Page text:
Quid est veritas

Featured image is a painting by Homer Dodge Martin

After a failed expedition into Being and Time, I thought I might have better luck trying Heidegger’s essays. “The Origin of the Work of Art” is supposed to be a direct inspiration for Gadamer’s treatment of truth in art in Truth and Method; a section of that book which remains mostly a mystery to me.

One line from the essay kept coming back to me today: “Truth, in its nature, is untruth.”

On its own, of course, it sounds like exactly the kind of thing people think of when they dismiss writers like Heidegger—a seemingly contradictory statement that appears to serve no purpose but to be provocative. But in context it does make sense.

Truth, for Heidegger, is unconcealedness. Think of the straightforward case of a ray of sunshine piercing through an otherwise cloudy sky, illuminating what had been hidden in shadow. “Unconcealed” here is like that.

But the unconcealed and the concealed aren’t simple opposites in Heidegger’s scheme. The former isn’t even possible without the latter.

At first I thought about this in terms of standpoints. A person standing in front of you, unhidden and in plain view, obstructs your view of what is directly behind them. So the unconcealed itself conceals.

But taking the essay as a whole, and further reading I’ve done since, lead me to believe that’s not what Heidegger was getting at. It may be a related point, but the connection between the unconcealed and the concealed is much deeper than that.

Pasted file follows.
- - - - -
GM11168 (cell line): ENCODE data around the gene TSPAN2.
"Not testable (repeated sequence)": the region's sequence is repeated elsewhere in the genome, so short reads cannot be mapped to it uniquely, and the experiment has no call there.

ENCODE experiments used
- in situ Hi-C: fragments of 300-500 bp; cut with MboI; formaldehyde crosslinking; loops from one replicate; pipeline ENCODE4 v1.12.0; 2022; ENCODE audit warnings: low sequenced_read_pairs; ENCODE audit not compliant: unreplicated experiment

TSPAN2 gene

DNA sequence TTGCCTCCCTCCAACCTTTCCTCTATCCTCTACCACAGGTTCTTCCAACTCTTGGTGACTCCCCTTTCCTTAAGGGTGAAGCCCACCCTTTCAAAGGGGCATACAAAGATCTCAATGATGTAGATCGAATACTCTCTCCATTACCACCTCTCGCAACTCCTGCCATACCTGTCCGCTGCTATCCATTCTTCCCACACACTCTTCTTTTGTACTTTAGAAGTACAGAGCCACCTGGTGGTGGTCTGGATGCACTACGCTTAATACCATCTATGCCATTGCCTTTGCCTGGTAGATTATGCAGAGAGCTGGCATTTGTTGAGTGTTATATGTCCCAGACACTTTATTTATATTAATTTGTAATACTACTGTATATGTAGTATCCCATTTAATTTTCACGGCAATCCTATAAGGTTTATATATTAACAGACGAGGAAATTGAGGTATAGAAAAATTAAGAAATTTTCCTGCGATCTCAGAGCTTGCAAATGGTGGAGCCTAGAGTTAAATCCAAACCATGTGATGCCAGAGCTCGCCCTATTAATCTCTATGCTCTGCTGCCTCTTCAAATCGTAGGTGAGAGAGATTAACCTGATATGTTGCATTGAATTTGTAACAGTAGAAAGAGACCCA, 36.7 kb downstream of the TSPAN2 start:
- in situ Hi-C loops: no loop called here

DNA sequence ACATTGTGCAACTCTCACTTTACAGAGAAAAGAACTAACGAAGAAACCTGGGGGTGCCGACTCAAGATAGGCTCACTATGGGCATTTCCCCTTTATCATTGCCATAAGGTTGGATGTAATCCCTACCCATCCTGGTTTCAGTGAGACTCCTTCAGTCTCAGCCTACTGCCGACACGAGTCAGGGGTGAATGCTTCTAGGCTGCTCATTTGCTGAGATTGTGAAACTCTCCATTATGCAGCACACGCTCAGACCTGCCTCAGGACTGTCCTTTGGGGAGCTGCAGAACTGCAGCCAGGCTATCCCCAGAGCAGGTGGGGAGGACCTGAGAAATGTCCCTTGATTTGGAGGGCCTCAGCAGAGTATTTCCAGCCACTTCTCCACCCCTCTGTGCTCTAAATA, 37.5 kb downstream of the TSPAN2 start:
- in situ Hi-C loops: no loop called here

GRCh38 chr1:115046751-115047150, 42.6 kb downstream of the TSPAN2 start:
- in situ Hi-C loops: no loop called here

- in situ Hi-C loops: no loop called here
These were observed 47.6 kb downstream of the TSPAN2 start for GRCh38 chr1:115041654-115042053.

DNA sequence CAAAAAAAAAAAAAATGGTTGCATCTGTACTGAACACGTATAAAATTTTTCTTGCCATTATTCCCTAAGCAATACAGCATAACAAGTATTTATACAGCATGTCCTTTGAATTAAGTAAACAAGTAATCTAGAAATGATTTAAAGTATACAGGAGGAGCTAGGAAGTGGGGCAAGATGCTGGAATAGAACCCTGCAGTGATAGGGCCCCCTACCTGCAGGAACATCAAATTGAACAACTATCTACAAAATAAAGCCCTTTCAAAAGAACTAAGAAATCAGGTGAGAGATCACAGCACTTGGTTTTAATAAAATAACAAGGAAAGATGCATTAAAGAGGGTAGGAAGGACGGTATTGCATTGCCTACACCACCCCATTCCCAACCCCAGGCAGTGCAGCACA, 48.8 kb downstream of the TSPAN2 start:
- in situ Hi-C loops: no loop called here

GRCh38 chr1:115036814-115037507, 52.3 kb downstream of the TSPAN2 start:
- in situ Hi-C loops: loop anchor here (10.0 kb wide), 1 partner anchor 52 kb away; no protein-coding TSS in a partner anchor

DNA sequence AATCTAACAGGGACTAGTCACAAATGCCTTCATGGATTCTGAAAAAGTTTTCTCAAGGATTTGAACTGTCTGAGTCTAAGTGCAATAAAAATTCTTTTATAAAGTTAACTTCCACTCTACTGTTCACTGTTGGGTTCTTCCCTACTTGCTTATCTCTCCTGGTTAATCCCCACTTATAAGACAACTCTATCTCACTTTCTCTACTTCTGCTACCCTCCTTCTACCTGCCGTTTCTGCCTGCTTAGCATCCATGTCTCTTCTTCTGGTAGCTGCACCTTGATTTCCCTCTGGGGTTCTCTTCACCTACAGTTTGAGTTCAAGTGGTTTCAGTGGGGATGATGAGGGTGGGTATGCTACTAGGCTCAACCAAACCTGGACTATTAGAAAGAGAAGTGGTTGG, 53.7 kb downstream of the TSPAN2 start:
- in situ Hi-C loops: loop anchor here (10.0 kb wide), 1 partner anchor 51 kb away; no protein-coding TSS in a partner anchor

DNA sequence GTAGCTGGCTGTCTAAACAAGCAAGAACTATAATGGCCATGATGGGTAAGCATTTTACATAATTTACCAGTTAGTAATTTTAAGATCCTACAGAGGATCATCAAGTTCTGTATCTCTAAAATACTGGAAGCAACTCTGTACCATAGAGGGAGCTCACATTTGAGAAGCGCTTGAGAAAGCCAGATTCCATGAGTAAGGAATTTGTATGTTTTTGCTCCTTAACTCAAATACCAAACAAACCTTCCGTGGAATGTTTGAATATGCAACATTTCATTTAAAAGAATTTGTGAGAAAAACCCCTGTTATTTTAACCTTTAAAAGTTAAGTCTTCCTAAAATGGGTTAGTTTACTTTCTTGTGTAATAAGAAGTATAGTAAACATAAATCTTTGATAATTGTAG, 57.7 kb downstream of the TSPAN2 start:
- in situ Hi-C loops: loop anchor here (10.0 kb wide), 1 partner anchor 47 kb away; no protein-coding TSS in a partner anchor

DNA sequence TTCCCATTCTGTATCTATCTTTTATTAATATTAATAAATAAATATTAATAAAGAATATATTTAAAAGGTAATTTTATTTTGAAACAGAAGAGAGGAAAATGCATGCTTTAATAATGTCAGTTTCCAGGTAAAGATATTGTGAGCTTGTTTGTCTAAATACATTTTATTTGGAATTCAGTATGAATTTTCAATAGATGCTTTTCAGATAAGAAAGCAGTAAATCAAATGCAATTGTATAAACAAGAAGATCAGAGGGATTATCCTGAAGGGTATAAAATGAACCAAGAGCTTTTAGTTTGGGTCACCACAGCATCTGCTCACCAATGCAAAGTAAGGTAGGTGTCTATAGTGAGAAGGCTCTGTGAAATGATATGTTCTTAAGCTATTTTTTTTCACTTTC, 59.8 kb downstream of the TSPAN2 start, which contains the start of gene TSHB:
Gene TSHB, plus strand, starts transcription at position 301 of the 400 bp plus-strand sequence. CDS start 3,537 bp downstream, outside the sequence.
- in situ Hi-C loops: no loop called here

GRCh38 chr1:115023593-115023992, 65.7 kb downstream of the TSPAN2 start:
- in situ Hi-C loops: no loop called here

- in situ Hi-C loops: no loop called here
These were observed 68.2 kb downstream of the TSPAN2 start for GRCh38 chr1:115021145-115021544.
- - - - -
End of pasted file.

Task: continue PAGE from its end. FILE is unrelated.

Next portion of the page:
Consider a piece of writing. There is more implied by it than is said explicitly in it; that is responsible for such phenomena as semantic indeterminacy. The text is always a finite part that points towards a larger whole needed to make it intelligible. The part, as well as the whole that we could describe explicitly if called upon to, is part of what Heidegger calls “world” and Gadamer calls our horizon—this is what is unconcealed, and what is fundamentally intelligible.

The other part of the implied background for interpreting a text, however, is what Heidegger calls “earth”—the concealed, what is at least currently unintelligible.

Truth as understood by Heidegger is not a stand-alone thing that is ours to grasp if we can find it; it is the unconcealed but only exists in the tension between the unconcealed and the concealed. In a text, we are ever striving to make more and more intelligible. But as we shift our focus, or follow a particular train of thought (especially when that train of thought “has swung into its joint“), that which seemed previously intelligible to us may need to be reinterpreted in a manner that makes it unintelligible. Or, to switch to Gadamer’s terminology, as we expand our horizon in one direction, we may lose sight of the edge of the opposite “side”; as finite beings with finite minds, our horizon does not simply stay fixed as we expand it.

Truth is untruth because the unconcealed is grounded in the concealed, and the reverse is also true—they exist in a hermeneutic circle. Our most concrete grasp of each occurs at the boundary, where we strive to unconceal but what has been unconcealed is also becoming concealed again. A work of art—including a work of architecture—has its truth not in unconcealing, but in setting up a conflict between unconcealed and concealed, between world and earth.

This relationship between truth and untruth has me thinking about something fellow Sweet Talker David has said about Heraclitus—that he believed “justice is injustice.” Perhaps “justice, in its nature, is injustice” would apply in exactly the same way as an interpretation of this idea.

But I’m no philologist.

One thought on “Quid est veritas

  1. Pingback: Don’t Look Down | Embodiment and Exclusion

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